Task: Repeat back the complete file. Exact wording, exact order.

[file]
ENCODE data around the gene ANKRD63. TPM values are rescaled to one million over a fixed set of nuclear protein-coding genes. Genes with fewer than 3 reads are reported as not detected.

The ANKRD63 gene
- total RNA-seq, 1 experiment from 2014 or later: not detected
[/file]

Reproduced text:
ENCODE data around the gene ANKRD63. TPM values are rescaled to one million over a fixed set of nuclear protein-coding genes. Genes with fewer than 3 reads are reported as not detected.

The ANKRD63 gene
- total RNA-seq, 1 experiment from 2014 or later: not detected